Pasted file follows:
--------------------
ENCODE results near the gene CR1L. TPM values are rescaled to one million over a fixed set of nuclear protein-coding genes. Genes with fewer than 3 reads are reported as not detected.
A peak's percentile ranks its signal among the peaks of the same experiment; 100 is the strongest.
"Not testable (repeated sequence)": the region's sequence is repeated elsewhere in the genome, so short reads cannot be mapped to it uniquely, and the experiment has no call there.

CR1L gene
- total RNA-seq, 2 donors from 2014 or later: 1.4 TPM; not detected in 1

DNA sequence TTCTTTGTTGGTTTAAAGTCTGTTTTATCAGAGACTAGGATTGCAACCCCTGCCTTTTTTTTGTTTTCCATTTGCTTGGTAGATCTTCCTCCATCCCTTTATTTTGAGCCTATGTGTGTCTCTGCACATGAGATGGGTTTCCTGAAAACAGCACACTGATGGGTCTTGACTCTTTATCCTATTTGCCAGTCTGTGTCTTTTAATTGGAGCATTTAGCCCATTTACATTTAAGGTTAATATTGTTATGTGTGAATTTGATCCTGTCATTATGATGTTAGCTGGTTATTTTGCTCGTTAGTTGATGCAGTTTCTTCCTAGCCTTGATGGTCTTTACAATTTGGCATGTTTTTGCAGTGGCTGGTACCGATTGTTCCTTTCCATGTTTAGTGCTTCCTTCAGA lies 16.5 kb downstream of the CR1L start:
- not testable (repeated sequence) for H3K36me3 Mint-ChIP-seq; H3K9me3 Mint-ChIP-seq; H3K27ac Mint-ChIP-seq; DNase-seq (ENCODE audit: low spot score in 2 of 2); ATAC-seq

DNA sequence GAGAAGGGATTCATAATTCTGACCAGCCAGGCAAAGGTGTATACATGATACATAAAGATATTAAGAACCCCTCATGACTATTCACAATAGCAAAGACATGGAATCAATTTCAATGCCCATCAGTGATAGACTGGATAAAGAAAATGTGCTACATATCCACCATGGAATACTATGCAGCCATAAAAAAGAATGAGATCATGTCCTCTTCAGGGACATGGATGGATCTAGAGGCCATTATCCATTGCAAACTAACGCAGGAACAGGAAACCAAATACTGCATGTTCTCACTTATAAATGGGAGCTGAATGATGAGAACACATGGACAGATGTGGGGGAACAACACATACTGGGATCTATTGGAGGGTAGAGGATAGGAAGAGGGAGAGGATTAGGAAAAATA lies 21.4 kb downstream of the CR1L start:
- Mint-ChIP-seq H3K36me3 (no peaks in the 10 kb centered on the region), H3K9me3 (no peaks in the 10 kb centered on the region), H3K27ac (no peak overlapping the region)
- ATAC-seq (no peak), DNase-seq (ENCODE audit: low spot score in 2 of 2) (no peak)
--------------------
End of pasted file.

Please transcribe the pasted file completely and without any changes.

ENCODE results near the gene CR1L. TPM values are rescaled to one million over a fixed set of nuclear protein-coding genes. Genes with fewer than 3 reads are reported as not detected.
A peak's percentile ranks its signal among the peaks of the same experiment; 100 is the strongest.
"Not testable (repeated sequence)": the region's sequence is repeated elsewhere in the genome, so short reads cannot be mapped to it uniquely, and the experiment has no call there.

CR1L gene
- total RNA-seq, 2 donors from 2014 or later: 1.4 TPM; not detected in 1

DNA sequence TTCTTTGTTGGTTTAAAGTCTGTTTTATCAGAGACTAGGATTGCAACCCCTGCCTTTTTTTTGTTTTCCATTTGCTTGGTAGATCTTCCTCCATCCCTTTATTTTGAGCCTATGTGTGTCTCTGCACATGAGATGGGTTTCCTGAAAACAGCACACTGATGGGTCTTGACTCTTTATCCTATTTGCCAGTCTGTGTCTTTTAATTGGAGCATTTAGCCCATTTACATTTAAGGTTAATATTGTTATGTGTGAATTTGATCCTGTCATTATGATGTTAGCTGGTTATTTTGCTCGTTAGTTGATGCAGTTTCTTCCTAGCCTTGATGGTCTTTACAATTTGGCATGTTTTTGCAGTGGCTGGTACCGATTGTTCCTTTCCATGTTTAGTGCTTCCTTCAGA lies 16.5 kb downstream of the CR1L start:
- not testable (repeated sequence) for H3K36me3 Mint-ChIP-seq; H3K9me3 Mint-ChIP-seq; H3K27ac Mint-ChIP-seq; DNase-seq (ENCODE audit: low spot score in 2 of 2); ATAC-seq

DNA sequence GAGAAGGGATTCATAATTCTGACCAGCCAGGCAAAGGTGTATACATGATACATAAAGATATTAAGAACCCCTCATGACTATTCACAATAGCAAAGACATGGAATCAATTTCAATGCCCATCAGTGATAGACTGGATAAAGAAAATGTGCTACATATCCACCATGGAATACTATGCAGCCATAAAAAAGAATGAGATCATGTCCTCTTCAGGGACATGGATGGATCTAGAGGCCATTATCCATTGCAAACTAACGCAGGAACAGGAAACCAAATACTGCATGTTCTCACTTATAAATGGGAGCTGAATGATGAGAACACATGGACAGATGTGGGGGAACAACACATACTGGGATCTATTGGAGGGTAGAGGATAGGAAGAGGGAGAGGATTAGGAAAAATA lies 21.4 kb downstream of the CR1L start:
- Mint-ChIP-seq H3K36me3 (no peaks in the 10 kb centered on the region), H3K9me3 (no peaks in the 10 kb centered on the region), H3K27ac (no peak overlapping the region)
- ATAC-seq (no peak), DNase-seq (ENCODE audit: low spot score in 2 of 2) (no peak)